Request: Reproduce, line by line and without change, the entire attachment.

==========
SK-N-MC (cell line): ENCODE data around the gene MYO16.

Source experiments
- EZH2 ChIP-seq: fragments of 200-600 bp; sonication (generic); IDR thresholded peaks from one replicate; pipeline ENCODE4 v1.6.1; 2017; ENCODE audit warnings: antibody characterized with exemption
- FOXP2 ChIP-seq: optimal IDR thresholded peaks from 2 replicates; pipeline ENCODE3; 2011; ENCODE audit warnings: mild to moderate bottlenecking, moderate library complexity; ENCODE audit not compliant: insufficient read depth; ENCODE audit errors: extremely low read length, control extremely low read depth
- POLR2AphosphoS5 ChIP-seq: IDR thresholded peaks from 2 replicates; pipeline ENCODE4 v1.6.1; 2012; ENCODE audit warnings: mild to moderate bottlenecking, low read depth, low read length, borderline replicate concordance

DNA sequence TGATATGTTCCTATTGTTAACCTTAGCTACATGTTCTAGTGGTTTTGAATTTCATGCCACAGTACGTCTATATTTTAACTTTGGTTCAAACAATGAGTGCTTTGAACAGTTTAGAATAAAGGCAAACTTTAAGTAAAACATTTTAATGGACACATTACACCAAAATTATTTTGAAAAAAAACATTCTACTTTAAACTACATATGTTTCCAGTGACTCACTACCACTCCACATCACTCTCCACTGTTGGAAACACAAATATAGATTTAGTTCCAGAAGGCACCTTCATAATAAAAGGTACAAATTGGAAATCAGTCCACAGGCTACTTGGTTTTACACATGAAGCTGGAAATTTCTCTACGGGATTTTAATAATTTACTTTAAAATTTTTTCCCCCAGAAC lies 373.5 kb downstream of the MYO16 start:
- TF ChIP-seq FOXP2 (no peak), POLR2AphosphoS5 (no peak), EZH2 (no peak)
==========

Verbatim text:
SK-N-MC (cell line): ENCODE data around the gene MYO16.

Source experiments
- EZH2 ChIP-seq: fragments of 200-600 bp; sonication (generic); IDR thresholded peaks from one replicate; pipeline ENCODE4 v1.6.1; 2017; ENCODE audit warnings: antibody characterized with exemption
- FOXP2 ChIP-seq: optimal IDR thresholded peaks from 2 replicates; pipeline ENCODE3; 2011; ENCODE audit warnings: mild to moderate bottlenecking, moderate library complexity; ENCODE audit not compliant: insufficient read depth; ENCODE audit errors: extremely low read length, control extremely low read depth
- POLR2AphosphoS5 ChIP-seq: IDR thresholded peaks from 2 replicates; pipeline ENCODE4 v1.6.1; 2012; ENCODE audit warnings: mild to moderate bottlenecking, low read depth, low read length, borderline replicate concordance

DNA sequence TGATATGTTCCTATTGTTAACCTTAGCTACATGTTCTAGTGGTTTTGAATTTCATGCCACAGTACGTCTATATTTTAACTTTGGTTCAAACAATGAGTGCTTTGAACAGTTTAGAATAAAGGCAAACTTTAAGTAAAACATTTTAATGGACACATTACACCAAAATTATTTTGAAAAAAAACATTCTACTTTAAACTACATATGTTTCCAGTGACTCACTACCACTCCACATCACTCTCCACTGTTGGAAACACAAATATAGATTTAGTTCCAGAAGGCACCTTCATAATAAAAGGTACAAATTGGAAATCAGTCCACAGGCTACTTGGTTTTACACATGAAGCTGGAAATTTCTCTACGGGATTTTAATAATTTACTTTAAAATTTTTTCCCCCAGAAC lies 373.5 kb downstream of the MYO16 start:
- TF ChIP-seq FOXP2 (no peak), POLR2AphosphoS5 (no peak), EZH2 (no peak)